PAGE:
Such websites are ripe for ridicule, so it's hard to know how seriously we should be taking them. Many resemble the more radical ends of the feminist spectrum - with one crucial difference. Most feminists openly acknowledge that patriarchy is bad for men as well as women, and that concrete gender roles and unrealistic societal expectations, such as men being encouraged never to openly display emotion, are generally a bad thing. In light of that, having men splinter off to form these "cock coalitions" is rather puzzling.

Psychologist Oliver James stated that the reason for this is that men are feeling "sexually threatened". And of course, the reason so often touted for this is female emancipation - we have come too far. You only have to look at the popularity of pulling guide The Game and website The Ladder Theory- a pseudo-scientific attempt to explain the relationship dynamics between the sexes (choice quote: "Most guys know that women dig guys with money…. Women who are this way (and it is almost all of you) should be honest and admit that they are basically whores") to realise that these guys truly believe that they are under siege.

This debate is very much being set up as a battle of the sexes. Rather than joining us in our anti-sexism agenda, these men are attempting to fight back against vagina-wielding harpies by reasserting their masculinity in a way that is not only misogynistic but also deeply conservative. Fighting sexism means fighting it in all its forms in the hope that we will one day achieve an equal, happy society. Booting women back into the kitchen and stripping them of their voices will not achieve that, just as feminist bashing will not endear you to those who are engaged in fighting patriarchy and all the unpleasant consequences it holds for both men and women. Yes, stereotyping men as incompetent, emotionally illiterate buffoons is unfair, not to mention deeply impolite, but rather than engaging in a victim-war, rather than saying "I have suffered, and my suffering is of more important than yours," why not accept that we all suffer, in some way or another?

It is of course, a matter of historical fact that women have been systematically sidelined and regarded as second class citizens for much of our time on the planet, but here at the Vagenda, we also recognise that it must be terribly upsetting to be repeatedly told that you can't multitask. Which is why we're going to put ridiculing the anti-abortion lobby to one side for the time being and make this all about you guys. It's what you wanted right? You are, after all, the zeitgeist.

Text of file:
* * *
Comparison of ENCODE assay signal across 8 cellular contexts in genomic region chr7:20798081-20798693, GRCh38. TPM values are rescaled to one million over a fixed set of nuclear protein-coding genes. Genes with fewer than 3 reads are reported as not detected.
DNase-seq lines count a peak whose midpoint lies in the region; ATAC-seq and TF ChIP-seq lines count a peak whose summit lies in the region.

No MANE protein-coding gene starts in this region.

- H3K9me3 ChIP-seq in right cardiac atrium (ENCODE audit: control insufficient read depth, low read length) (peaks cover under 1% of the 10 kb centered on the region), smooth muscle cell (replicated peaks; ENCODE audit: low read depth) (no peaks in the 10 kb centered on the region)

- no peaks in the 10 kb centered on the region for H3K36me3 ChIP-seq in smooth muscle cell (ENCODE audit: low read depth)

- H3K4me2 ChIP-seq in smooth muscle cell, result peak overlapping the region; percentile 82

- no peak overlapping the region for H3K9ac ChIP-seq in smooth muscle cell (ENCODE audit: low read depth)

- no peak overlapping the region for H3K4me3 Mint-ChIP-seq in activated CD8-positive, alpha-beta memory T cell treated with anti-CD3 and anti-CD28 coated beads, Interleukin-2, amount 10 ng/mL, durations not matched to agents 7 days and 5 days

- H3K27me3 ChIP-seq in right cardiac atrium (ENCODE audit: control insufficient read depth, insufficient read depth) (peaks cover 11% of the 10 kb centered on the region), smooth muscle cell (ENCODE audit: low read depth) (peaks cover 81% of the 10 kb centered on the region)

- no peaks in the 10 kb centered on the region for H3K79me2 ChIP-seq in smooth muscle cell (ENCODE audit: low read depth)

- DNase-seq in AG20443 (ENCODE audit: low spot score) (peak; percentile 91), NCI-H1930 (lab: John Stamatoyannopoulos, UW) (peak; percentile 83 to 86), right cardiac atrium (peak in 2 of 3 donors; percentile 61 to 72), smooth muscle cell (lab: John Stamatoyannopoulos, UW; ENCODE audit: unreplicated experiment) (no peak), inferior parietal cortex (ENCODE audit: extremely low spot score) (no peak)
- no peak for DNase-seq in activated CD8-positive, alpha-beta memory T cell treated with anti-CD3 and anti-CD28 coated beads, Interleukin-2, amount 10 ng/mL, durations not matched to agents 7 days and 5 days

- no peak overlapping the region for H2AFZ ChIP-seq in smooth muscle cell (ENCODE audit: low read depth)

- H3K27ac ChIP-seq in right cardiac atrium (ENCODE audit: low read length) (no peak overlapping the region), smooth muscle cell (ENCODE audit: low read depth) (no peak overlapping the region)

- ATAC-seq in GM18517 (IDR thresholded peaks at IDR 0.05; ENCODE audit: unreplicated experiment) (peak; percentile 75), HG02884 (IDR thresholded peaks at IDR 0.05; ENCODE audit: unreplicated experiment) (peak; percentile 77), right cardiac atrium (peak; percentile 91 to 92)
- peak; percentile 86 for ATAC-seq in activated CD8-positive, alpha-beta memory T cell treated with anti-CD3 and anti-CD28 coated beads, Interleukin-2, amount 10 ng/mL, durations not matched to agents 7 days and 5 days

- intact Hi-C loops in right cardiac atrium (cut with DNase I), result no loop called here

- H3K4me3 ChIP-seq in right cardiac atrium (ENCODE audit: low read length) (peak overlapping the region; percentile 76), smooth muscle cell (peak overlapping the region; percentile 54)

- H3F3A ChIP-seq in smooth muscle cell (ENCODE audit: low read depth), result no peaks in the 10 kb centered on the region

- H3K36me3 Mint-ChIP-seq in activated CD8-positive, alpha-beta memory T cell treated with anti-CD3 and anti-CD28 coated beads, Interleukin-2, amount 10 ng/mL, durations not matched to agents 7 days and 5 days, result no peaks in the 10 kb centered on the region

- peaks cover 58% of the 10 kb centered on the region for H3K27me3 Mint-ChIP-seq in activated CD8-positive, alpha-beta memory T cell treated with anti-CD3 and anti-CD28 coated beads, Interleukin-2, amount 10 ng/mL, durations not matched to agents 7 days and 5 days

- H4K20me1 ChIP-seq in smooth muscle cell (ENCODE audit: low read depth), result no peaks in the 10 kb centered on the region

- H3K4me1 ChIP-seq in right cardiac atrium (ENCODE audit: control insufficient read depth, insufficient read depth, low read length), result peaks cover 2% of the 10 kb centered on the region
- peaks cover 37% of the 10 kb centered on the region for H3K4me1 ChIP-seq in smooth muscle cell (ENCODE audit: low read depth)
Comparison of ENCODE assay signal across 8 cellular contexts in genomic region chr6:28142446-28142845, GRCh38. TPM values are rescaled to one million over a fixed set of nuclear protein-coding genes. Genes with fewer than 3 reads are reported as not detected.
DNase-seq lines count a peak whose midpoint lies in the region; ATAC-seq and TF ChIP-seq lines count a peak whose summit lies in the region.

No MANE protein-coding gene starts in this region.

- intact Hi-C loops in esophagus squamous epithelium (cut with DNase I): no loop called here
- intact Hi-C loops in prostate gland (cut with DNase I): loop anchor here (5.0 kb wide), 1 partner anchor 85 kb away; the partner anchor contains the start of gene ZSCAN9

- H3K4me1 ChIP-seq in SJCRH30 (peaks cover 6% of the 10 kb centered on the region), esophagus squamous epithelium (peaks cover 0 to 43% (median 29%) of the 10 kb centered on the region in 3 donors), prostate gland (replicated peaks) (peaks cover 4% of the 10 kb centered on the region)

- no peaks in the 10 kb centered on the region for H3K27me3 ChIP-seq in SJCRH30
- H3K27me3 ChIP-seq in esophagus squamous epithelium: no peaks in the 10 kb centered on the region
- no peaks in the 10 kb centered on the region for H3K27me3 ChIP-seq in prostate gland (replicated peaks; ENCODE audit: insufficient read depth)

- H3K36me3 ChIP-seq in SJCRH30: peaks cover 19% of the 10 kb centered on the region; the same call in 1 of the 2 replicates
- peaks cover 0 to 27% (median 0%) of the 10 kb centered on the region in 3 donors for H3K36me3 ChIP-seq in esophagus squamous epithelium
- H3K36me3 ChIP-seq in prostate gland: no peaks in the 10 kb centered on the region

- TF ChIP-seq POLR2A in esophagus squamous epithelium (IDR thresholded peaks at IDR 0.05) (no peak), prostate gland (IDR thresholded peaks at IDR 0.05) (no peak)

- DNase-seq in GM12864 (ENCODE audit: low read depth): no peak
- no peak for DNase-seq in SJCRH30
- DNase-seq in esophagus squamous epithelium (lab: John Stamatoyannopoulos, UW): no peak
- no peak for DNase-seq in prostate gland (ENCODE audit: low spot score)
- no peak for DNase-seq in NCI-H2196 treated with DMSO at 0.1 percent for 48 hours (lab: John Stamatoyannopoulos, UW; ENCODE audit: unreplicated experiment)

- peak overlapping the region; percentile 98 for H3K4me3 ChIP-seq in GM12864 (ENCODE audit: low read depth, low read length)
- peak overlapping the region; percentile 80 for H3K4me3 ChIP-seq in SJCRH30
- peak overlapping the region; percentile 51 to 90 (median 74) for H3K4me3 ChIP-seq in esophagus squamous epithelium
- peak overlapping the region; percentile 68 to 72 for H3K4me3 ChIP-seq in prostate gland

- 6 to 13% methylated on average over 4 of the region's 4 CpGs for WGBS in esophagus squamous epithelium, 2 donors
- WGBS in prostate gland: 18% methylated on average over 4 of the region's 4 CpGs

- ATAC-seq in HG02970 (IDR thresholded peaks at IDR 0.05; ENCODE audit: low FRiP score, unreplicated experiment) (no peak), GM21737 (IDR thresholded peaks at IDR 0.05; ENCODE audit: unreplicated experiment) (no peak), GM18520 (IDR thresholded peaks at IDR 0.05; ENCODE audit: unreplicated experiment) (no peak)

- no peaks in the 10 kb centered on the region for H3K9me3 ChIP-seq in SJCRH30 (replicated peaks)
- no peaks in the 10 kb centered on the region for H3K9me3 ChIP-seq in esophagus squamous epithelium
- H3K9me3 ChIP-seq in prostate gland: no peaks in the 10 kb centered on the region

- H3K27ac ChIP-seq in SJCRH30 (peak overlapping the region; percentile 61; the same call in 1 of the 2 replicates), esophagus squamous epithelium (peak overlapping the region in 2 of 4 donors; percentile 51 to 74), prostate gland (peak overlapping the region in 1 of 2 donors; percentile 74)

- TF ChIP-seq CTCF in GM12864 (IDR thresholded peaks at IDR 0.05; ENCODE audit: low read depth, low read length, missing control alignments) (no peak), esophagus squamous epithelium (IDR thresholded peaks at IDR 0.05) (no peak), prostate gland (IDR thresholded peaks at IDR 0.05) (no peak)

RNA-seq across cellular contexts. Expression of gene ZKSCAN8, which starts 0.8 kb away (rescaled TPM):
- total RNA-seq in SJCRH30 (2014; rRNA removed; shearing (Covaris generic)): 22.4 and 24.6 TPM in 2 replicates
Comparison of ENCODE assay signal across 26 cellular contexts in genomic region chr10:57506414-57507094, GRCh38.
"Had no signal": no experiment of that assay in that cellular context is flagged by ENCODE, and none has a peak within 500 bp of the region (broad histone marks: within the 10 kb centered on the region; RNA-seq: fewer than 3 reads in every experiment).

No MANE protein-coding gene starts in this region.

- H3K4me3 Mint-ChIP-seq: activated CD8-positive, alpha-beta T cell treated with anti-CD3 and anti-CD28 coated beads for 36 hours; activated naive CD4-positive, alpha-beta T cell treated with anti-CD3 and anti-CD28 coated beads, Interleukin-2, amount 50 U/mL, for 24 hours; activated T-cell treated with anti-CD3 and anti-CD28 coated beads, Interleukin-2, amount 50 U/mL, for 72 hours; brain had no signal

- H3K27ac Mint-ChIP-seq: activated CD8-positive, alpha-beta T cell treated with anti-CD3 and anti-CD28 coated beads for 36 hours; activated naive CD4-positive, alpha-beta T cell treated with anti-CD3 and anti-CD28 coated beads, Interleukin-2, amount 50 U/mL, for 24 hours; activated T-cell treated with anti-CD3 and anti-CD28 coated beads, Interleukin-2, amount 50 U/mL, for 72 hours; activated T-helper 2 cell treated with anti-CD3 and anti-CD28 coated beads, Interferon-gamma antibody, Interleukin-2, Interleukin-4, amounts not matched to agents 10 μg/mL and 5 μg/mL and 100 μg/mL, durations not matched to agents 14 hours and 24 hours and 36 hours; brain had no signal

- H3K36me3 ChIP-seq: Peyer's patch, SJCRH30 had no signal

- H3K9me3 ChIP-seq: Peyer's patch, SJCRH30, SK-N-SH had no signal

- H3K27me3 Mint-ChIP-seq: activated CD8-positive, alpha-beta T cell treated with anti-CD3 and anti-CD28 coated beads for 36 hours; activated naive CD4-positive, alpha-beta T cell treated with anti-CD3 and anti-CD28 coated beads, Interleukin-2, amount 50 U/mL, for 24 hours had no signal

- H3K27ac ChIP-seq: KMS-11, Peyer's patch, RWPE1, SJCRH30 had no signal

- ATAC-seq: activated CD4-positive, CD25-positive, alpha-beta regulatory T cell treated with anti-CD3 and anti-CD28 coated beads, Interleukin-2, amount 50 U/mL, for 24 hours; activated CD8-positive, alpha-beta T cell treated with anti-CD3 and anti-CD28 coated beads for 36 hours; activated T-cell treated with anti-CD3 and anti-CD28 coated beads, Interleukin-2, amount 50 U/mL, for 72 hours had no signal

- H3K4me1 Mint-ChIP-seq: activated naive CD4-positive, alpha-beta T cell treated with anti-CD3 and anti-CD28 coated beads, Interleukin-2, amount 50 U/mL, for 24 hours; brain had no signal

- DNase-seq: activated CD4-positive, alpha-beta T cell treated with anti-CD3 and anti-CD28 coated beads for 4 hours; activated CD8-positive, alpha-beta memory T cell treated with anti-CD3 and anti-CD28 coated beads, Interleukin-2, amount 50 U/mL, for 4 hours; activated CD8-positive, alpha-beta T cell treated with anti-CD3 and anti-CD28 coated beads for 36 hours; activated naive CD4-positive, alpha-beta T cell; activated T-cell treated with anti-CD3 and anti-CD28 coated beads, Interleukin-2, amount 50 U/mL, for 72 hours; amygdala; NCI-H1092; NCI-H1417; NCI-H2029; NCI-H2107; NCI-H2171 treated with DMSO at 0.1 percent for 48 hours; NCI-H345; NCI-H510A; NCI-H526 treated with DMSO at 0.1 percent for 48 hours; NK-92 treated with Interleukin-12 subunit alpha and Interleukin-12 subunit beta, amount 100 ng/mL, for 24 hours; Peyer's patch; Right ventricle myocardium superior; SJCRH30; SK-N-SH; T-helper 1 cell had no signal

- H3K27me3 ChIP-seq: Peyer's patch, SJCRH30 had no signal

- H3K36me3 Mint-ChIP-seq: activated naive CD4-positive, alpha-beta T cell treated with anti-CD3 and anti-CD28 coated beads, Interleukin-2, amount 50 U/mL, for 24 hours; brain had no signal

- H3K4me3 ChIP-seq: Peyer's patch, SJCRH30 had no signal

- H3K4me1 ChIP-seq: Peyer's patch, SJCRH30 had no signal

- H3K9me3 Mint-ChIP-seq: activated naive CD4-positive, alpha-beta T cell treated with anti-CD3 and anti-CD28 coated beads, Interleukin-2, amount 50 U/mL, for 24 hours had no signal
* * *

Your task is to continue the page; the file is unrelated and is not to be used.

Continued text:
Neil Strauss, the author of The Game, a pulling guide for men. Photograph: Getty Images

Rhiannon Lucy Cosslett and Holly Baxter are co-founders and editors of online magazine, The Vagenda.

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Let's talk about Daniel Hannan, Donald Trump and Adolf Hitler

The downside of Godwin's Law.

One of the enduring mysteries about Daniel Hannan is why he deletes so many of his tweets. The other is why, when he deletes so many, he leaves so many other absolutely clunkingly braindead observations on the internet for all to see. It's like he isn't ashamed of them. It's like he doesn't even know.

Anyway – one advantage of these lapses in Hannan's online hygiene is that it allows me to find out about particular highlights weeks after the event. So it was that Twitter user @eurosluggard tipped me off to this absolute gem from 31 January.

It's worth actually expanding every individual image there, just so we can really revel in the fact that Hannan chose to tweet so many lovely memes showing senior politicians as Nazis. (I'd embed the tweet, but I’m frightened the bugger would delete it.)